The company I keep


Day after relentless day I travel “home” to an empty apartment.  But after almost a year, the foreign landscape is becoming familiar, even though I am illiterate, deaf and dumb here, so I am becoming accustomed to this unhealthy isolation.

Yesterday I went and had an expensive breakfast at the American Diner and was delighted to be able to eavesdrop on a conversation about urban planning.

You don’t know how much you miss eavesdropping when you are denied that ability.

Always, always, I am always alone.   I am not sure if this is because I work at a publicly funded secondary  school and am therefore the only foreigner, or because Koreans are too busy to socialize, or if it’s only the Koreans at my particular Christian missionary school that fear socializing, or if it’s because I’m too unusual because I look too familiar and my presence makes me question their own expectations of what foreigners are supposed to be and why I am a foreigner and how they reconcile their own shame, or if it’s just too much work to try to communicate with me, or if it’s because I’m too strapped for money to afford the requisite trappings of socializing, or if it’s because in times of stress I retreat so I can lick my wounds to heal and begin again.  Probably all of the above.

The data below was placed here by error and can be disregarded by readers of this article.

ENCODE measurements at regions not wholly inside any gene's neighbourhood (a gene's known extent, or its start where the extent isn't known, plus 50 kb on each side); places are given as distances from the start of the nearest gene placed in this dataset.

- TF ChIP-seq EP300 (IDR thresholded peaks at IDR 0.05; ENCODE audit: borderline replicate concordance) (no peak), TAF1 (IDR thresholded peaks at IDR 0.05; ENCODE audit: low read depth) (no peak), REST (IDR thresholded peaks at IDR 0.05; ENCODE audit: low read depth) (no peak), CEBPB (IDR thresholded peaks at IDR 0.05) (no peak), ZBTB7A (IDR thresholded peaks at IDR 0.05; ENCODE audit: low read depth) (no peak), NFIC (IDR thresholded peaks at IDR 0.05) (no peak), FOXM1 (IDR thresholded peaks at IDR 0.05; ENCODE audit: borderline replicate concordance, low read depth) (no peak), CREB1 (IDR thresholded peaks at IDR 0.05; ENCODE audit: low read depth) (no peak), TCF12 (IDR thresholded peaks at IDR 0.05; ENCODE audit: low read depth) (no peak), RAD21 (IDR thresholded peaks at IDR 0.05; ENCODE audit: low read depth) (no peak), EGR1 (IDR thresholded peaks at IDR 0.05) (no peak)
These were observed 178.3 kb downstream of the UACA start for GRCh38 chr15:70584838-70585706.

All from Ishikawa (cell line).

Some days, I could go mad with the desire to just speak out loud to someone next to me or to turn and have someone next to me, but no one is there.  I am either surrounded by people who can’t and won’t talk to me or living a monk-like existence between my four walls.  Most days I have only images pouring in from my laptop or silent words pouring out from my fingers.  Sloppy, poorly formed, extemporaneous words, trying to process this experience.

And then, occasionally, I meet Jane for some adoption related excuse and we talk about friend things and I forget I’m standing in the presence of giants.  Next week? Jennifer Kwon Dobbs will be here and Jane’s table will turn into a think tank and I will be in the presence of not one, but two giants.  Watching them tackle ideas together is like witnessing live a CG simulation of a brain in seizure, the neurons firing so fast collapse is nearly imminent.  At their table, I am like a baby:  poorly versed in literature, zero exposure to adoption studies, only two years getting back on my bicycle writing anything, and all of it amateurish and as amateur.  I feel superficial and simple in their presence.  But still they welcome me.  And we drink makkolli and act foolish and blubber like friends do.

Take a few minutes to read this interview/discussion with Jane Jeong Trenka, Jennifer Kwon Dobbs, and Su Yung Shin published in the Asian American Poetry and Writing on-line journal to see what I’m talking about:  the connections they make, the bravery of tackling subject matter holistically, their clarity of logic and humanity.   I am illuminated by their presence, and you will be too.

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